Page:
As soon as the shops were open on a bank-holiday Sunday I went to the local rural supplier to acquire flea tablets. Although no evidence of the evil parasites she was rolling against anything to relieve the agony. She wanted to lie on the cool tiles of the kitchen floor to help. She liked being stroked but did not want the babies near her. Fast acting, safe for babies and feeding mothers I bought the tablets administering one immediately to ease her pain. For an hour she fussed and fidgeted, only content to be groomed roughly and not leave my side. I rang the vet as a precaution and she advised that I seem to have done the right thing and she would call in a couple of hours. Finally the cat calmed down and stopped her crying, she curled up in front of the window and lay soaking the sun’s rays. The vet called back and reassuringly I told her the cat was sleeping and all pain seemed to have eased. I launched into the thankless task of where to de-flea the house first.
Minutes before I served our evening meal Princess as if on a timer woke up crying. She rubbed herself against my leg causing potatoes to plummet over the kitchen floor. She yowled as if she were walking on shards of piercing glass. She slunk low to the ground unable even to lift her back legs as she forced her rear and tail into the air. The babies came running to see their howling mother in such agony and tried to suckle the pain away. Princess turned away aggressively and pushed them all away. Her stomach full of milk maybe she had mastitis or the way her rear end was convulsing could it be urinary? Laying her gently on a cold pack wrapped in a blanket the meal became fast food rather than leisurely repast. The glass of wine untouched adorned the table invitingly, as we realised a visit to the vet may be called for.
We called in neighbours and friends to try and work out what was ailing this poor creature. Her crying now a moan, her whole back in painful spasms and then she tried to walk. Her back legs were dragged with tail in air desperate to raise the underside of her body. Yowling loud enough to wake the neighbourhood dead I rang the vet again and she agreed to see me straight away. Princess struggled with the pain as we put her in the carry basket, all the way over she moaned and tried to escape the painful captivity I had enforced on her.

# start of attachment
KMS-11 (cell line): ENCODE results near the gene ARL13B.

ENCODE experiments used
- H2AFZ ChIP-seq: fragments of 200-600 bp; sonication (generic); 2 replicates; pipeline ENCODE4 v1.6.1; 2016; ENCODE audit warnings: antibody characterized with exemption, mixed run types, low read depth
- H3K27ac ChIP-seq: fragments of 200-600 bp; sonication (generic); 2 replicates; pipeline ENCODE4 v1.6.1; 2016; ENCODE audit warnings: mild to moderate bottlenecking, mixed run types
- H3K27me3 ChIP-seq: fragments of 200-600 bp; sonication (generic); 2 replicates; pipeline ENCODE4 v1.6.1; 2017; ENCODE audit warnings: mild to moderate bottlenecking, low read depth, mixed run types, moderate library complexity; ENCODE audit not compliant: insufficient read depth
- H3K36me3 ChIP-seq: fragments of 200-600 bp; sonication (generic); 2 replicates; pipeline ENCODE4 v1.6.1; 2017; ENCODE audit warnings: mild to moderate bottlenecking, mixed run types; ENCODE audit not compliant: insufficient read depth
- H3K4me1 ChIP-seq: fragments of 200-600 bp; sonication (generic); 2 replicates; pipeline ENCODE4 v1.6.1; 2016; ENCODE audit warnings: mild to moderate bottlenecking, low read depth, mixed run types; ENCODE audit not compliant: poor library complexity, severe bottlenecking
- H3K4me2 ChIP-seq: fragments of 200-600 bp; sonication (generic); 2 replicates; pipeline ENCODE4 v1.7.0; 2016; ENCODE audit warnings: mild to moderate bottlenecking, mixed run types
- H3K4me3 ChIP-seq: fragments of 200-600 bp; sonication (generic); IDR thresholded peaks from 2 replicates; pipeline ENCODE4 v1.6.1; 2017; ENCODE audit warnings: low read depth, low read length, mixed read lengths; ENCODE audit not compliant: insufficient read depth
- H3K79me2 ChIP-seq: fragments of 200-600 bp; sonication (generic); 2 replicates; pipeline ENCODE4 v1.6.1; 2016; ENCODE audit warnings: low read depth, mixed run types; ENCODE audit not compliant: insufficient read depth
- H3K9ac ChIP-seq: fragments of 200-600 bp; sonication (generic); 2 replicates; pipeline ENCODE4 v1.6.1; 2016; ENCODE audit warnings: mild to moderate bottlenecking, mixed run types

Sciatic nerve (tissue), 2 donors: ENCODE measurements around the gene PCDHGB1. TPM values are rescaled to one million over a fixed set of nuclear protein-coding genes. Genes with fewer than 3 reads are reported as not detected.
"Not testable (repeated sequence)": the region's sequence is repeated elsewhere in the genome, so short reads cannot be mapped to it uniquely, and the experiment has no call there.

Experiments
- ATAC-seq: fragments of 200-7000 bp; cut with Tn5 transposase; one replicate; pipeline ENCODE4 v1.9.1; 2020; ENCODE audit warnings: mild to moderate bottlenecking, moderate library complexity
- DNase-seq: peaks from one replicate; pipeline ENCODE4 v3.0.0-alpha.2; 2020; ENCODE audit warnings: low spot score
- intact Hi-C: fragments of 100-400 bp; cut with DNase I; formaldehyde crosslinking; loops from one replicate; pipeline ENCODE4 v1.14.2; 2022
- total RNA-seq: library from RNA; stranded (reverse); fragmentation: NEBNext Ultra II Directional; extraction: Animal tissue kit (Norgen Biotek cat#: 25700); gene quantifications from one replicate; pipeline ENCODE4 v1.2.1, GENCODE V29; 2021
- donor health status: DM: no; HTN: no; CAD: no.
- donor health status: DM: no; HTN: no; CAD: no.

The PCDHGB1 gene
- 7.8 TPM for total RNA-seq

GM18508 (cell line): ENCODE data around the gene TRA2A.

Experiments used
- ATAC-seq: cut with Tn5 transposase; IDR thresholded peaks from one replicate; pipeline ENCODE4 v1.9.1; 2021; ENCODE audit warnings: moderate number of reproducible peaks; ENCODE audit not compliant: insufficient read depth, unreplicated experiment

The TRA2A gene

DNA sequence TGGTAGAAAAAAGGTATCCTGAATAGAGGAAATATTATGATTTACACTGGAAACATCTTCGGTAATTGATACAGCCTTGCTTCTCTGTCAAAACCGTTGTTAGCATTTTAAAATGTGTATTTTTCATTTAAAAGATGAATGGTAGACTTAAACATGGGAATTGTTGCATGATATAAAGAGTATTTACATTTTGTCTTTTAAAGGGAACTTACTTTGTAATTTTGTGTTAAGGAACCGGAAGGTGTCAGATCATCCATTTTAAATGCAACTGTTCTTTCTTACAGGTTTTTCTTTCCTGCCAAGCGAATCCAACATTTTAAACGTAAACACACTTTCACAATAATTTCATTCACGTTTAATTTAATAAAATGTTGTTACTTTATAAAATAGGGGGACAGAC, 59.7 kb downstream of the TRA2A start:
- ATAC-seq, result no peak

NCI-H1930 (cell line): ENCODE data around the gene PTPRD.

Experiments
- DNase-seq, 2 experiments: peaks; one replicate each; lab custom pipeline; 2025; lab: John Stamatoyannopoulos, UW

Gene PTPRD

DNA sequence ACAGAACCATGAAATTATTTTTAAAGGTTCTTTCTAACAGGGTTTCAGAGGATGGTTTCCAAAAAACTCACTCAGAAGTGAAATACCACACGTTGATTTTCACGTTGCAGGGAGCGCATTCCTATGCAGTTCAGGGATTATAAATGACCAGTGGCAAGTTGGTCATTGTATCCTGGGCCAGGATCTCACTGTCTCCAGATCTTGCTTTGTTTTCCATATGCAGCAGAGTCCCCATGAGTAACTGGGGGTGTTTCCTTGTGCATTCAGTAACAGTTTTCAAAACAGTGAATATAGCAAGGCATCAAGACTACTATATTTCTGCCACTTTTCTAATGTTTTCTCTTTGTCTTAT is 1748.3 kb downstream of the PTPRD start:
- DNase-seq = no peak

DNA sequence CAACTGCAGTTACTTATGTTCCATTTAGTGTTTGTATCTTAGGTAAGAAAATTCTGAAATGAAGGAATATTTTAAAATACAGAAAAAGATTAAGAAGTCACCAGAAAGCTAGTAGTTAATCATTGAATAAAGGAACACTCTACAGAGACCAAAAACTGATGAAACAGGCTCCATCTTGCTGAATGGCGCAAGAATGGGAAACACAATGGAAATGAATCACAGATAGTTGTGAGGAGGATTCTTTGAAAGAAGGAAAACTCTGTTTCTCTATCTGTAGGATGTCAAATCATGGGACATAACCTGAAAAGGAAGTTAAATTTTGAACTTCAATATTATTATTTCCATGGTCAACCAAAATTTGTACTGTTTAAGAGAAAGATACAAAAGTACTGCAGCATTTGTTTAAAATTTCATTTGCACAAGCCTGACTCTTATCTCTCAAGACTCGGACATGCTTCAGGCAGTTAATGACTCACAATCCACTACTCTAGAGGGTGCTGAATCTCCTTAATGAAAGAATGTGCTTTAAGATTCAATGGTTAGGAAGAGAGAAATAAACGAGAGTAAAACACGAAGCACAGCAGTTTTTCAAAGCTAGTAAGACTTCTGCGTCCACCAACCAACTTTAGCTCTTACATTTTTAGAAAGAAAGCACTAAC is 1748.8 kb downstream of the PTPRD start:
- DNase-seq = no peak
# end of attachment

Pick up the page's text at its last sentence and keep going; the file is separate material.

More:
I prepared myself for the worse. How was I going to tell my boys? The owner who I am still in contact with? The cat’s protection league who had entrusted me to continue looking after her? What was I going to do with 4 orphaned kittens for the next fortnight till they can go to homes of their own. Driving swiftly but carefully over the bumps which seemed to give her a cataclysmic jolt of pain as I bumped over them, I reached the vets who were ready and waiting.
As I opened the travel cage and pulled the half dead cat from there; she leapt out of my arms to the floor and began pacing the room. No sign of pain, legs fully compliant with her body movements, spasms all spent, she appeared as fit as ever a cat could be, sleek, shiny and speedy. She began crying as a wave of new exciting smells hit her.
The vet informed me. The next ten minutes taught me more about animal behaviour, in particular cats, in particular Siamese cats than weeks and years reading in a book or on the internet. She was calling for a mate. She was desperate to escape and get herself pregnant again. The tail in the air, the craving attention, and the guttural growl are all part of her flirting repertoire. I learnt that Siamese cats are one of the most vocal and dramatic breed and she definitely has Siamese in her.
Relieved beyond the realms of believability, but angry as any parent of teenage girls I returned to the tense household to explain to my boys that rather than breathing her last she was displaying all the feminine wiles in order to catch herself another boy. Boys beware, she is cat wailing!
“No chase there then” was Sexy Sporty Dad’s words of wisdom to his male offspring.